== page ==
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Redesigns

Bon Appétit

01.17.08 | 3 Comments

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I don’t like writing about redesigns unless I have examples from both before and after, but Bon Appétit’s new issue is too stunning to resist making a few comments. And, while I can’t get as specific as I would like about what changed—drawing only on my vague memories of the dry, stuffy and antiquated previous incantation, I can say that my sense of the old look was confirmed by Barbara Fairchild’s editor’s statement in which she writes: “Our redesign was (quite) overdue. (Really, I mean I’m talking decades here, people—we were still using vintage 1989 Pagemaker templates—it wasn’t pretty).”

So, confident that I will doubtlessly see pages from the old BonAp posted on the walls of once-great restaurants for at least the next 20 years (and can equivocate later if necessary), I will move forward.

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The new Bon Appétit certainly looks fresh, although, typographically at least, it’s not doing anything particularly new. The signature fonts seem to be some version of Garamond and a slightly modified Gill Sans—although the banner is a slightly out-of-place clarendon. The random colored letter and diacritical mark in the flag (that, along with random italics) was everyone’s favorite type trick circa 1985. Nevertheless the new look seems graphically clean, confident, and current—and a tremendous contrast from the old.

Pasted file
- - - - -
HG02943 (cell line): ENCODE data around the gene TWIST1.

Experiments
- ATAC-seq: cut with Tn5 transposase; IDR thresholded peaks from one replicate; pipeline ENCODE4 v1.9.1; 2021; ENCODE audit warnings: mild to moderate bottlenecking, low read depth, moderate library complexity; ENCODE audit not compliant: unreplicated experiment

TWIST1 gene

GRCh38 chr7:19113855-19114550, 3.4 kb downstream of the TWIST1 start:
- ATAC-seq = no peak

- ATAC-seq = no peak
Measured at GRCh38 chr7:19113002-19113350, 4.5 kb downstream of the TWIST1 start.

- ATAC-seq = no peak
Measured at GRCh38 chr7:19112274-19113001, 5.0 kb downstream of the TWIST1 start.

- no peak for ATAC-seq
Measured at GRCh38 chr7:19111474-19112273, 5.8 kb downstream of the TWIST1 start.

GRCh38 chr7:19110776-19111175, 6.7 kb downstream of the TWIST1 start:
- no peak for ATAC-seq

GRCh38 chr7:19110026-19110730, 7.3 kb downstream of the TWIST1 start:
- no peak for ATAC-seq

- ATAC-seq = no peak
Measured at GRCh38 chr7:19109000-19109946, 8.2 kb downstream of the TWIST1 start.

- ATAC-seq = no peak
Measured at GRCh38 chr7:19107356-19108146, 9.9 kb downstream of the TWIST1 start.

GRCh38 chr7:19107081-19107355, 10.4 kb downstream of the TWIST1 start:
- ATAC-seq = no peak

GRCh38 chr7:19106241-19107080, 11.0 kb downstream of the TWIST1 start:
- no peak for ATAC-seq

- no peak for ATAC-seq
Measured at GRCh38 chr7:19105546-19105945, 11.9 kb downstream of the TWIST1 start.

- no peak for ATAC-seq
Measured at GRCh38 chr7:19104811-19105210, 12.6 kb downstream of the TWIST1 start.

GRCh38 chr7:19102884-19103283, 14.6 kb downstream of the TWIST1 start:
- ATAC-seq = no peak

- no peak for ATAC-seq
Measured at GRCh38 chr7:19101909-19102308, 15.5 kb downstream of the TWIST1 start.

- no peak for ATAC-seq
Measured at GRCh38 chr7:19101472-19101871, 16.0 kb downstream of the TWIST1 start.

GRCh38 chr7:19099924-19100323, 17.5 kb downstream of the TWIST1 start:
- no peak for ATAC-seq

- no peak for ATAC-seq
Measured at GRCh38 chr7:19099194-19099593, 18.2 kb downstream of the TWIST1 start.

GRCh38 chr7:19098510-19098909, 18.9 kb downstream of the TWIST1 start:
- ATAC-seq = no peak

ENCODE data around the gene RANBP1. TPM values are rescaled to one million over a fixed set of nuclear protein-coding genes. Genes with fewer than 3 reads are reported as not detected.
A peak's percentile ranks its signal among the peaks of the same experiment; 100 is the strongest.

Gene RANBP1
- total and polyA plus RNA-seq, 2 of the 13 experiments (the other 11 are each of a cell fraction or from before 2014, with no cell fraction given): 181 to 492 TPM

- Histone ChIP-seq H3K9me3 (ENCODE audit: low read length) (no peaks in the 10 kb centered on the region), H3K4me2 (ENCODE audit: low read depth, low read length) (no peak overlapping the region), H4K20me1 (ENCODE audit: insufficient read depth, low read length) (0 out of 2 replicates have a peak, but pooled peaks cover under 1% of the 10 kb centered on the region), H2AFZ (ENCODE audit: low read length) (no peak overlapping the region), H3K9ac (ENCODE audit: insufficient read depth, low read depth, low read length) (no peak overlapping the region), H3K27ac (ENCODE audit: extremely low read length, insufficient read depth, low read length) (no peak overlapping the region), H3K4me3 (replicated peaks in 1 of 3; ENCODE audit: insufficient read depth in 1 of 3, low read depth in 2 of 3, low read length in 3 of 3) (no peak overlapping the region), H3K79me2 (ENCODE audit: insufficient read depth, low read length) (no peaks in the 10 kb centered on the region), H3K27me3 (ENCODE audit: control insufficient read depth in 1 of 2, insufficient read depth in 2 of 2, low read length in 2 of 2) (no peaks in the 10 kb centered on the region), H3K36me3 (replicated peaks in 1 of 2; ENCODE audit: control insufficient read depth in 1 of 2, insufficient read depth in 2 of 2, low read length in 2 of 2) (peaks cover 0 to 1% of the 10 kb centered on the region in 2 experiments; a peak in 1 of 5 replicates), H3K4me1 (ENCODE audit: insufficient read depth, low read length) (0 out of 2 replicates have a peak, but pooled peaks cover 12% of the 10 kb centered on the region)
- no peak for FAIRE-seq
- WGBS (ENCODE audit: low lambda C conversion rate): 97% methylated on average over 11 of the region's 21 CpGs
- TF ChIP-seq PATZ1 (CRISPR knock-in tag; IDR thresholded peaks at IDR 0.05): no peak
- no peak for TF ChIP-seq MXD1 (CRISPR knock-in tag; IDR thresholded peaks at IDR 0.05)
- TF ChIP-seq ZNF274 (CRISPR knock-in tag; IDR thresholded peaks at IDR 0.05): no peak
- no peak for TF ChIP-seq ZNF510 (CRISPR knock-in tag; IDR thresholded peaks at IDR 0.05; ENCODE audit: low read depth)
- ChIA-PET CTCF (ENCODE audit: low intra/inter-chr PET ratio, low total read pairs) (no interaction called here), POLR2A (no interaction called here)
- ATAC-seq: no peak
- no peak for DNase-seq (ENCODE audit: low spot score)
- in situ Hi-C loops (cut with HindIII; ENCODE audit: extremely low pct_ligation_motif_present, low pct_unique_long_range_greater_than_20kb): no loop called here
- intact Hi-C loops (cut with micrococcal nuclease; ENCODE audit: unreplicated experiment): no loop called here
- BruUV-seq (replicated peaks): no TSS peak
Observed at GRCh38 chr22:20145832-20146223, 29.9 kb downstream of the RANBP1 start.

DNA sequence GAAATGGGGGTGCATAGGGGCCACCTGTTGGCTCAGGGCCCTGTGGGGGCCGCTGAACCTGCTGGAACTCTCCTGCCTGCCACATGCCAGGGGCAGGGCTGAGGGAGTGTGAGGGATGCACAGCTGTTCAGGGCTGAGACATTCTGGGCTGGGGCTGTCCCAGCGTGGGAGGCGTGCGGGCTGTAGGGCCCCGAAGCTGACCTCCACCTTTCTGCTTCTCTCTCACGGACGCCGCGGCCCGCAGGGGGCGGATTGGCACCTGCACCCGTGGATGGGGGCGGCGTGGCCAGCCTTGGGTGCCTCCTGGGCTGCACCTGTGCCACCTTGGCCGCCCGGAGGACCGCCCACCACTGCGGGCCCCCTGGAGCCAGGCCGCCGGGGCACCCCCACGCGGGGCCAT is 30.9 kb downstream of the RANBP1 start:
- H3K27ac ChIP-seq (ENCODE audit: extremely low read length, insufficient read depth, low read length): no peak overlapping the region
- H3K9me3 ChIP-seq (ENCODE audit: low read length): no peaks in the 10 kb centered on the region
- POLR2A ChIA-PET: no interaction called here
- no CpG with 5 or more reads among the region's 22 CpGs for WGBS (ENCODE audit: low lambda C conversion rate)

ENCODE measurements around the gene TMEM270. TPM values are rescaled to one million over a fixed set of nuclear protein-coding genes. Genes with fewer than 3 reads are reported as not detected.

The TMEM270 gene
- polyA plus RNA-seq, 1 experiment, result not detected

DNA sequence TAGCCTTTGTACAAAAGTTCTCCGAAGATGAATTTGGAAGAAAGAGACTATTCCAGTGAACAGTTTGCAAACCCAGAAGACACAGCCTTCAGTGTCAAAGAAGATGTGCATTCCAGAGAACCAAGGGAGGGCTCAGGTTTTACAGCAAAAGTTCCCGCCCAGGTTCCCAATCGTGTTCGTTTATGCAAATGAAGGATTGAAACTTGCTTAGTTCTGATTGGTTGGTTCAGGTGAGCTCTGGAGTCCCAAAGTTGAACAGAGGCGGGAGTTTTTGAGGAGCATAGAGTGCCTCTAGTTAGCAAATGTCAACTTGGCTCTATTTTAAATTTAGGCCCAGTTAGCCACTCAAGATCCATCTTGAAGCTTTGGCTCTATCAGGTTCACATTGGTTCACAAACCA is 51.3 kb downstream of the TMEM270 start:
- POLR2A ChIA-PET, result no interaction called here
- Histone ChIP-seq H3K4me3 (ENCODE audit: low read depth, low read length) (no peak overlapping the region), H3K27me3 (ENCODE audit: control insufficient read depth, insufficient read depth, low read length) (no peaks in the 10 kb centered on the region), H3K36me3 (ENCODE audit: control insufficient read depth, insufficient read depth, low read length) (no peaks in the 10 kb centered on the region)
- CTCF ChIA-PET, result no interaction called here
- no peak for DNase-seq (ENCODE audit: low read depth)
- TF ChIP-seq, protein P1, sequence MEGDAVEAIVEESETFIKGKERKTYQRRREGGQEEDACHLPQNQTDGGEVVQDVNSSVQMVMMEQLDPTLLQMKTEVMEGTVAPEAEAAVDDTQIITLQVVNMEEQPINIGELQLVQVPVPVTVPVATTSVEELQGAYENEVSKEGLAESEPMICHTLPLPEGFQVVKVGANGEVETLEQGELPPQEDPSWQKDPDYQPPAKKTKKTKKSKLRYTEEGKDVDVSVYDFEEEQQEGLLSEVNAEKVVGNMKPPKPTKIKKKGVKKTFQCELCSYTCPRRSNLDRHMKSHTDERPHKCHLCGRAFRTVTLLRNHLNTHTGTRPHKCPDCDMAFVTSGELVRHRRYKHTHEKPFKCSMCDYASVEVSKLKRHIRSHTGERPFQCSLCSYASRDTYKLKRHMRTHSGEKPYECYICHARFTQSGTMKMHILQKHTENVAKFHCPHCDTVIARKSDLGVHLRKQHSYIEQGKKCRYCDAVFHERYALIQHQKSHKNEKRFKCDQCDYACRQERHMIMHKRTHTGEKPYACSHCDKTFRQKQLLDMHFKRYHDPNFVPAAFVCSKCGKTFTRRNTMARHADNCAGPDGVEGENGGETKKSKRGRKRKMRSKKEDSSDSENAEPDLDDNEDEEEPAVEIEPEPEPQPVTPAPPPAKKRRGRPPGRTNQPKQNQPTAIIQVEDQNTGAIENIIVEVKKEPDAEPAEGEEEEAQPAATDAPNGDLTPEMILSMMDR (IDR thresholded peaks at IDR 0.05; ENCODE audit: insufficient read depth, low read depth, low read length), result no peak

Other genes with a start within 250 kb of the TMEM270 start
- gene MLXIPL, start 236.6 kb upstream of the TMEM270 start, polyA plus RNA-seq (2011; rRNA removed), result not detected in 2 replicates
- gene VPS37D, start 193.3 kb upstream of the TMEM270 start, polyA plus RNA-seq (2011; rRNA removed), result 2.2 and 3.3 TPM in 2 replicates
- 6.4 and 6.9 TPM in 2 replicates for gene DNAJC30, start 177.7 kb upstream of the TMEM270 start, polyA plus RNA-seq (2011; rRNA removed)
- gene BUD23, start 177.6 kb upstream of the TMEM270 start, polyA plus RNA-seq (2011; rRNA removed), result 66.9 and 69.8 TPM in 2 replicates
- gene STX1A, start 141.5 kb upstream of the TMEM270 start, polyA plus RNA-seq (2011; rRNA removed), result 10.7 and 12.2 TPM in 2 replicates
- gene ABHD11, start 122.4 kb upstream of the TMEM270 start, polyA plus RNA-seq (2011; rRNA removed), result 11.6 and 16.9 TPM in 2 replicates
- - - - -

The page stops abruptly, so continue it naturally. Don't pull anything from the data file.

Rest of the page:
Bon Appétit

What’s extraordinary about the new design is not typographical but in the way food is depicted. Most food magazines take a “zipless lunch” approach—food is presented as perfect crystallized moments—either monumental and luscious on a platter; or just as that first exquisite slice is being removed—if the reader would value seeing the interior. Instead, the new Bon Appétit catches its meals in progress—or even after they’ve been well-picked over. Remarkably, the site of the joined battle (or the carnage afterwards) doesn’t leave the reader with the feeling of cleaning up after a party to which she was not invited, but instead as part of the celebration. The food keeps its appeal—perhaps even has more appeal because the viewer can know (unlike as is so often the case) that the vitals are real.

Bon Appétit

The launch issue takes a look back. Now, “Best of the Year” issues lend themselves to a fair amount of stupidity silliness, and Bon Ap is not immune from the curse. The cover package reveals that “fish” (yes, just “fish”) was the “ingredient” of the year in ’07, and “french fries” was the “indulgence”—hey, I’m cool, I ate both those things last year! Once or twice at the same meal. The new feature-well also seems overly formatted, though that may be because it’s all turned over to the cover package. Next issue there may be some new tricks up their sleeve.

Bon Appétit

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